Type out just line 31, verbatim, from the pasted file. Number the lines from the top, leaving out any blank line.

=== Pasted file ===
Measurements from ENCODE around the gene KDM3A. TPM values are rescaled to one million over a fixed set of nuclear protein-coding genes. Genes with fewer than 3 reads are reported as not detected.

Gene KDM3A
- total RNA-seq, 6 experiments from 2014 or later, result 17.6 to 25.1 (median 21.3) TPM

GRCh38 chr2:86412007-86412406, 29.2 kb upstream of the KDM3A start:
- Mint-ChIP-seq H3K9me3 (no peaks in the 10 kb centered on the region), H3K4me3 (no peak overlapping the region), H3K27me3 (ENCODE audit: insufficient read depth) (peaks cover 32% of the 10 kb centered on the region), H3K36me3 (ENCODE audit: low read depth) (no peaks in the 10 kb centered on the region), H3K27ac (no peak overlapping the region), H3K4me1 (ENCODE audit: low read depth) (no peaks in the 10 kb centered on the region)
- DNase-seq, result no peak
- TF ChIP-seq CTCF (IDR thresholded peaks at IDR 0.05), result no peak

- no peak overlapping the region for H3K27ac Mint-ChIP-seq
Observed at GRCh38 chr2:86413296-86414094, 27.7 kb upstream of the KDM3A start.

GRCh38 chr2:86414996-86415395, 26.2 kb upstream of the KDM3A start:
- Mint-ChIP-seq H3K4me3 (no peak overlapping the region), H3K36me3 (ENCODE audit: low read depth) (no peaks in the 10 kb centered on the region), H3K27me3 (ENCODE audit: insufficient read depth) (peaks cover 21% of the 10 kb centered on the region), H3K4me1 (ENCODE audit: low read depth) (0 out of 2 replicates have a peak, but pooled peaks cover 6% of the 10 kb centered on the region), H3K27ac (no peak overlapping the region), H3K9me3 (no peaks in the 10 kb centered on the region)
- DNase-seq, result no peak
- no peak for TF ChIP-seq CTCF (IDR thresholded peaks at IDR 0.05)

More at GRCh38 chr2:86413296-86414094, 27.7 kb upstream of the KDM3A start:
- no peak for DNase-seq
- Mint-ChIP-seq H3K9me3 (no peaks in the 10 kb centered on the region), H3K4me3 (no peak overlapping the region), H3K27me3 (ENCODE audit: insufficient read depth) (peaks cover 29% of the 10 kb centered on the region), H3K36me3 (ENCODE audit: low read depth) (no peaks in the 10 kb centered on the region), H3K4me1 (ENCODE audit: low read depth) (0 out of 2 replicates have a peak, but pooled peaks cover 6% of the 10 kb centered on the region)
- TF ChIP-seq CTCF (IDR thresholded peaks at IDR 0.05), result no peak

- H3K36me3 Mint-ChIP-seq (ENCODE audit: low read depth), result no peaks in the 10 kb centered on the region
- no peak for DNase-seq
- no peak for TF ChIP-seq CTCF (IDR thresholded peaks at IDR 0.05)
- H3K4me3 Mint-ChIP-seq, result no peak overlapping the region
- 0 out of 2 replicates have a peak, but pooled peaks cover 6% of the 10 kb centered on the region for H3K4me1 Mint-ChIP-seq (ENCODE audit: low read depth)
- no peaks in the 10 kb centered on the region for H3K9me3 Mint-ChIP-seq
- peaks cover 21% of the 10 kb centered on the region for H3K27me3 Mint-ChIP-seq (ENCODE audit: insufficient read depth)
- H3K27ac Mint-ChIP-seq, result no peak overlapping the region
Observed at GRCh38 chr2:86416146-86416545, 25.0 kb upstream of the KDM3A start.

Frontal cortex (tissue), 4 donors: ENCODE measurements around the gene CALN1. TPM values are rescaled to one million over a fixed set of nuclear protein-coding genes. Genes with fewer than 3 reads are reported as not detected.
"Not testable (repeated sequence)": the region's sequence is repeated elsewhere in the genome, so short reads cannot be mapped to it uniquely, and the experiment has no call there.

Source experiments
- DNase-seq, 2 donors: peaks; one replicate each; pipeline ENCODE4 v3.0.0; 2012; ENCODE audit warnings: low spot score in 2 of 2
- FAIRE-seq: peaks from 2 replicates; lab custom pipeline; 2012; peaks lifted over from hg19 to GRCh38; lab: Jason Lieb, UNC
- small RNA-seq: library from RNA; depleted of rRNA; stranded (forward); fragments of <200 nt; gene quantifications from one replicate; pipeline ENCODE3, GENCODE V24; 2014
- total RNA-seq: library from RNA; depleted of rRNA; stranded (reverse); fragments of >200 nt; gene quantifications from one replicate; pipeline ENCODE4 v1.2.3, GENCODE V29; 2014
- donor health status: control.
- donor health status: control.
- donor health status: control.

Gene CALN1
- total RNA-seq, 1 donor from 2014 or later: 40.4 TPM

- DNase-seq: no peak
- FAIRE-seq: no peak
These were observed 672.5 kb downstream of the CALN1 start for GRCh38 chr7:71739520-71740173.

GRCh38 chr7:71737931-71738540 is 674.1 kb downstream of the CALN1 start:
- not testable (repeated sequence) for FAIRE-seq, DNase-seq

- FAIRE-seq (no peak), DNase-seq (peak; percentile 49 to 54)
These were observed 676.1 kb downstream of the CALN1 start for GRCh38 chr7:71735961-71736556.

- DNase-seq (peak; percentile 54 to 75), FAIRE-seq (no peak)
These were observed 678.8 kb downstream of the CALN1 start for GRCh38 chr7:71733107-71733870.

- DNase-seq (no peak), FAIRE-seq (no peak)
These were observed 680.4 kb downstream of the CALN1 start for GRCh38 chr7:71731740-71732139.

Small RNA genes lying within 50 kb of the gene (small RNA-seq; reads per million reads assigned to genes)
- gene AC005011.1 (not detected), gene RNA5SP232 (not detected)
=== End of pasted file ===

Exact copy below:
- FAIRE-seq: peaks from 2 replicates; lab custom pipeline; 2012; peaks lifted over from hg19 to GRCh38; lab: Jason Lieb, UNC